Yann Martel: Beatrice and Virgil – First thoughts

I am really struggling with this book – normally I pick up a book and begin reading. The plot will unfold and by the third chapter I will have the map of the unknown country described by the author in my head. But here it is a different story. I was struggling so much that I have had to resort to reading reviews etc. just to be able to grasp what this book is about.

The book is an attempt to show how the holocaust can be depicted in art – or perhaps how it should be depicted in various forms of art.

Who are Beatrice and Virgil? These are the guides in Dante’s Divine Comedy. But here they are a donkey and a howler monkey, occupying the space between not alive and not dead.

The more reviews I read, the more confused I become. The main protagonist is an author called Henry who wrote an absurdly successful book and now is struggling to launch another magnum opus. And out of the blue, another Henry, this one a taxidermist, contacts Henry about a play he is trying to write. The characters are in fact stuffed animals in the taxidermist’s shop and the play is called “The 20th Century Shirt”. And the big question to be answered “How are we going to talk about what happened to us one day when it is over”? And so the allusions to the holocaust and representations in art.

This is a book that has to be read carefully and I am proceeding slowly. My problem is that this is a digital library book and expires in 3 days. Perhaps I will renew it.

Yann Martel: Beatrice and Virgil part 2

I finished the book. It is quite short and very surreal. What is it about?

It is about Henry, an author with writer’s block who meets a taxidermist who is writing a play about two animals. The taxidermist is stuck and he approaches Henry for help. Another layer. The play is a description of the Holocaust, which is in turn an allegory for the destruction of the animal world by human beings. The holocaust as an allegory for something else?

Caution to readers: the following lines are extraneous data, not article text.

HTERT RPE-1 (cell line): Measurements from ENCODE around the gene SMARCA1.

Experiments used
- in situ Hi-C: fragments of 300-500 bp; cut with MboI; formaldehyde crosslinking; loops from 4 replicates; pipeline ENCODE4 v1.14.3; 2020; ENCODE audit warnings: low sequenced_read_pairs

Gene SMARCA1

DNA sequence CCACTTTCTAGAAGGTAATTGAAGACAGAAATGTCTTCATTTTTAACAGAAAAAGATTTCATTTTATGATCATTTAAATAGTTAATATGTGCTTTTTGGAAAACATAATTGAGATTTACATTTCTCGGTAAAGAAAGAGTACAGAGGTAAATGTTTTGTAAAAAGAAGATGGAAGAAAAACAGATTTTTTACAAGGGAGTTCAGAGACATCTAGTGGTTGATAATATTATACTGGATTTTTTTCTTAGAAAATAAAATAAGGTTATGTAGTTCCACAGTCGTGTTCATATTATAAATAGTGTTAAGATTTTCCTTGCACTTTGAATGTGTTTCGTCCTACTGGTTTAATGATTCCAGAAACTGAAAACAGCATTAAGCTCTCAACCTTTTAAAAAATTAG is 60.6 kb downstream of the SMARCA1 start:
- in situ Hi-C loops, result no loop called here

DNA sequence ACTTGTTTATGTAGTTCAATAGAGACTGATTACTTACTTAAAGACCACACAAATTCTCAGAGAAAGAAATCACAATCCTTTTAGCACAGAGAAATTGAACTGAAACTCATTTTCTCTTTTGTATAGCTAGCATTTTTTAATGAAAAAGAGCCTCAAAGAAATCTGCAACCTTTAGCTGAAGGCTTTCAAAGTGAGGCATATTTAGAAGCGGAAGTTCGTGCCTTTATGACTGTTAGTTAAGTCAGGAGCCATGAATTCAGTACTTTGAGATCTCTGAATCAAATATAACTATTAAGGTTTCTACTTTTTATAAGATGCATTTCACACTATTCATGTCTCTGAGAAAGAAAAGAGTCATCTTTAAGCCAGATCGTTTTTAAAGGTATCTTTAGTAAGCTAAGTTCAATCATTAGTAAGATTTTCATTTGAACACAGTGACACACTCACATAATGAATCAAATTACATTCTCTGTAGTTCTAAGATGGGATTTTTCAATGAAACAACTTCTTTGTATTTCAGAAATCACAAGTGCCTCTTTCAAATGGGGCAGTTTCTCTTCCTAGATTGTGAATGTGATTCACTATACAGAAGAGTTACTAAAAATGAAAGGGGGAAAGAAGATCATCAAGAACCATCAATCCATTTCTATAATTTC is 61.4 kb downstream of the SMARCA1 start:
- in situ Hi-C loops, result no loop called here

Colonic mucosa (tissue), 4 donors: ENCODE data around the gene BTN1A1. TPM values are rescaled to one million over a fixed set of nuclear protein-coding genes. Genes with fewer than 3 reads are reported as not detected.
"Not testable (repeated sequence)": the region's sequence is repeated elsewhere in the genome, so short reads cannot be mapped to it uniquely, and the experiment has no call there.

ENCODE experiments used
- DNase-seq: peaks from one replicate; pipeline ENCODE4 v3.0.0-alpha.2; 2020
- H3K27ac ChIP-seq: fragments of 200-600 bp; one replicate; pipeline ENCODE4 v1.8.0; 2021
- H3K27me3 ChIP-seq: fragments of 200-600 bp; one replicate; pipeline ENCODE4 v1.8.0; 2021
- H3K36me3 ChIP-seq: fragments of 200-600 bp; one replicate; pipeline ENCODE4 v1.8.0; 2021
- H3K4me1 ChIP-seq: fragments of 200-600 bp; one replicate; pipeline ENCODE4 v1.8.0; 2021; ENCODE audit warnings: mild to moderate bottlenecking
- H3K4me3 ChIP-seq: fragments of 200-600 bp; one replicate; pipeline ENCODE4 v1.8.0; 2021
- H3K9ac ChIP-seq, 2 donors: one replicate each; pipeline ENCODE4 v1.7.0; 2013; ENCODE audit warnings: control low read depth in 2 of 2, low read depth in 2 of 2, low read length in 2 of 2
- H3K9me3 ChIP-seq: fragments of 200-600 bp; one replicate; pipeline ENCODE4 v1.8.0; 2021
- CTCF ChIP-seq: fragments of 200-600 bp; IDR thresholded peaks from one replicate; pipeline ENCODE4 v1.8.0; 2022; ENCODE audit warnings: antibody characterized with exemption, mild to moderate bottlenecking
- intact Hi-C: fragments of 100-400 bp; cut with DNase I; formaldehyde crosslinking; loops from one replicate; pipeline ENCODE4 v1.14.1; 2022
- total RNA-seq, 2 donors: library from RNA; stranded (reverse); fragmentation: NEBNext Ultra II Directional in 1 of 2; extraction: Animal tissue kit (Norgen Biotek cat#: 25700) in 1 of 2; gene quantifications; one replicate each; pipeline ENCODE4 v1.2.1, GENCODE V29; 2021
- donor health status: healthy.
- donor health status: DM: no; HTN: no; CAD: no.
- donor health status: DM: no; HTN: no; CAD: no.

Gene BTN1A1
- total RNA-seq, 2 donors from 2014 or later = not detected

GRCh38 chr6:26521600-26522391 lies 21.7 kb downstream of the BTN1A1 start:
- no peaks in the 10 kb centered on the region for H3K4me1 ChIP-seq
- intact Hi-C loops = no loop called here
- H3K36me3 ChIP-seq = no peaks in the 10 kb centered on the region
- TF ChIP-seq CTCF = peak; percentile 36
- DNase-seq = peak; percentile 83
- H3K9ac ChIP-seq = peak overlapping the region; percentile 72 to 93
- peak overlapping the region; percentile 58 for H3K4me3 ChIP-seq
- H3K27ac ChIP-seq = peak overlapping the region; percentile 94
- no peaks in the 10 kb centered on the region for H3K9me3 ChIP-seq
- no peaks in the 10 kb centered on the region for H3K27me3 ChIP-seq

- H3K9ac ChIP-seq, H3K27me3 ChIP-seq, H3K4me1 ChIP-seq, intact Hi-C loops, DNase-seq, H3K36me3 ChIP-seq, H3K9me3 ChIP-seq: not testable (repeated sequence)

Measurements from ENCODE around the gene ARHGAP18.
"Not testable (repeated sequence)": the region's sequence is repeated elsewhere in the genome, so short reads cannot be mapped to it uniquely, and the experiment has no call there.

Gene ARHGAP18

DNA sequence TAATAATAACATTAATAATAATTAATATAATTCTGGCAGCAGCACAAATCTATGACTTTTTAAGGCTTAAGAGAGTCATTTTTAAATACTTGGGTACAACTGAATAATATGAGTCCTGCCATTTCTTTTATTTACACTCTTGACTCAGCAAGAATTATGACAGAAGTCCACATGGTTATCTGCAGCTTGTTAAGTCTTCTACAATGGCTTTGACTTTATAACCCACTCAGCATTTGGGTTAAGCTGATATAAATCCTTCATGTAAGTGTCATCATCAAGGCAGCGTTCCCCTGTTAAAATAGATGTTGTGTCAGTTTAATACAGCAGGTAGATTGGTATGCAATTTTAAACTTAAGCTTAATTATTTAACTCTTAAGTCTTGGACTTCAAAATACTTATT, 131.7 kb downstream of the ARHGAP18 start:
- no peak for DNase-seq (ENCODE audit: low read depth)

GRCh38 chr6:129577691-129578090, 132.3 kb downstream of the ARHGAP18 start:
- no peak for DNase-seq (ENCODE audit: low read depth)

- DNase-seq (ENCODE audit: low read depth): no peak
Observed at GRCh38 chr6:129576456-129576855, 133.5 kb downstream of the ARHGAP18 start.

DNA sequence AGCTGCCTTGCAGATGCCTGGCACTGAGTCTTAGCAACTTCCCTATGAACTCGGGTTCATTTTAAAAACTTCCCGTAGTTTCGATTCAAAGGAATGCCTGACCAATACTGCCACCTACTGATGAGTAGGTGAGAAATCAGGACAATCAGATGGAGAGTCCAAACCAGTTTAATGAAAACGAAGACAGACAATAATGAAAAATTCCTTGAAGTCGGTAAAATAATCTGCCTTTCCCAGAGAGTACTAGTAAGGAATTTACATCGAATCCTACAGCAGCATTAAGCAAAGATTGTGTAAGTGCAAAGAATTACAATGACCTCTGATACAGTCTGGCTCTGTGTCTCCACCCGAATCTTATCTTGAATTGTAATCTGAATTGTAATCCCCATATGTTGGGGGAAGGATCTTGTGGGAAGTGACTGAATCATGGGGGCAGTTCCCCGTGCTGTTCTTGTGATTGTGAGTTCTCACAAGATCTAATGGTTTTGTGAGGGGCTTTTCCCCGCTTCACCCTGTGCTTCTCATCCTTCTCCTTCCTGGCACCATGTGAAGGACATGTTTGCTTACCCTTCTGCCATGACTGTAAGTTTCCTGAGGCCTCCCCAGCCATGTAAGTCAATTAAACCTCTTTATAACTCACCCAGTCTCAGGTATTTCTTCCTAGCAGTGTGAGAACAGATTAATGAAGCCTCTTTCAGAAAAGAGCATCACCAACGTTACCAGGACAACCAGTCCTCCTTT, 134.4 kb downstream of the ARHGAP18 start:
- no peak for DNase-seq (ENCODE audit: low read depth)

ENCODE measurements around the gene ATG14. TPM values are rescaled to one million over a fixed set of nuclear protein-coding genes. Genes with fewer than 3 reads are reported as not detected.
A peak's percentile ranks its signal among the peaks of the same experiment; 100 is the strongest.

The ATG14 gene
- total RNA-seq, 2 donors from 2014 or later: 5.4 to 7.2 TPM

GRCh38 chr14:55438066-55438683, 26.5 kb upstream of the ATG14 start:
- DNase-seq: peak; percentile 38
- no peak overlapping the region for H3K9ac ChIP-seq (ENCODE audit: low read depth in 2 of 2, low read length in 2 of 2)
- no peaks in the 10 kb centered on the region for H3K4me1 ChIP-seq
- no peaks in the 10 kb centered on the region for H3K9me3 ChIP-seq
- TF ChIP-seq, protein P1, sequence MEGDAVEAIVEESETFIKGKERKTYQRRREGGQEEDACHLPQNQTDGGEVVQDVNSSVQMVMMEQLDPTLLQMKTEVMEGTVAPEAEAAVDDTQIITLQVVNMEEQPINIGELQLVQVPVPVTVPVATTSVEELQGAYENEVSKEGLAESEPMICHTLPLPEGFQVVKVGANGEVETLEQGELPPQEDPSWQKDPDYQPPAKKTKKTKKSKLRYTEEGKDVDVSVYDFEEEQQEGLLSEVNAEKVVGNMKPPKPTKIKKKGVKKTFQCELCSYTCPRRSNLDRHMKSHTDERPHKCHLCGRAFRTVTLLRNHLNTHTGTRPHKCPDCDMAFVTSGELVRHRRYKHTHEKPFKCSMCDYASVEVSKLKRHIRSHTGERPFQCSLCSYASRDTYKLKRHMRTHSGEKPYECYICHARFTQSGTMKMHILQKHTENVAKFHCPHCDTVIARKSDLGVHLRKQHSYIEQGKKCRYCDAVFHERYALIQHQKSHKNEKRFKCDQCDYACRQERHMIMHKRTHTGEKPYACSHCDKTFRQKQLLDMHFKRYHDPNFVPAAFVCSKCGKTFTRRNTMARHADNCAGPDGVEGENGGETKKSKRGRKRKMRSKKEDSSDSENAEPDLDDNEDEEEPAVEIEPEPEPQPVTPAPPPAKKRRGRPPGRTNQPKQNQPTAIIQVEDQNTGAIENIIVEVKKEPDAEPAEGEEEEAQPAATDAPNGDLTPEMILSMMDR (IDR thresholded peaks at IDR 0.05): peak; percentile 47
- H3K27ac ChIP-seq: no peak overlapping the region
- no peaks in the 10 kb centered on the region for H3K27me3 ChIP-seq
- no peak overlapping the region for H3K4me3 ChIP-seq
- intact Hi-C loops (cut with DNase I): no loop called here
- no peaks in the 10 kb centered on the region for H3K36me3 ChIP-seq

The end of the book is disturbing and now I wish that I had just abandoned the work after I had just read 30 or 40 pages. There are some books which live with you for the rest of your life. This is one such work.

There is another twist. The story is not just about the depiction about the holocaust in art. It is also about the toxicity of human guilt. The taxidermist is a former Nazi. Was he also involved in the brutality of the holocaust? Did he also torture and brutalise? And now how does he live with himself? By using art to explain away his part in the brutality of the Nazi regime. By using art to deflect the focus, to say that the real evil that mankind has done is not the extermination of 6 million people, but rather the enslavement and destruction of the animal kingdom. The taxidermist’s conscience is assuaged. Or is it?

The Life of Pi has been made into a charming film suitable for family entertainment. This book, if it were ever to make the silver screen would be a horror movie.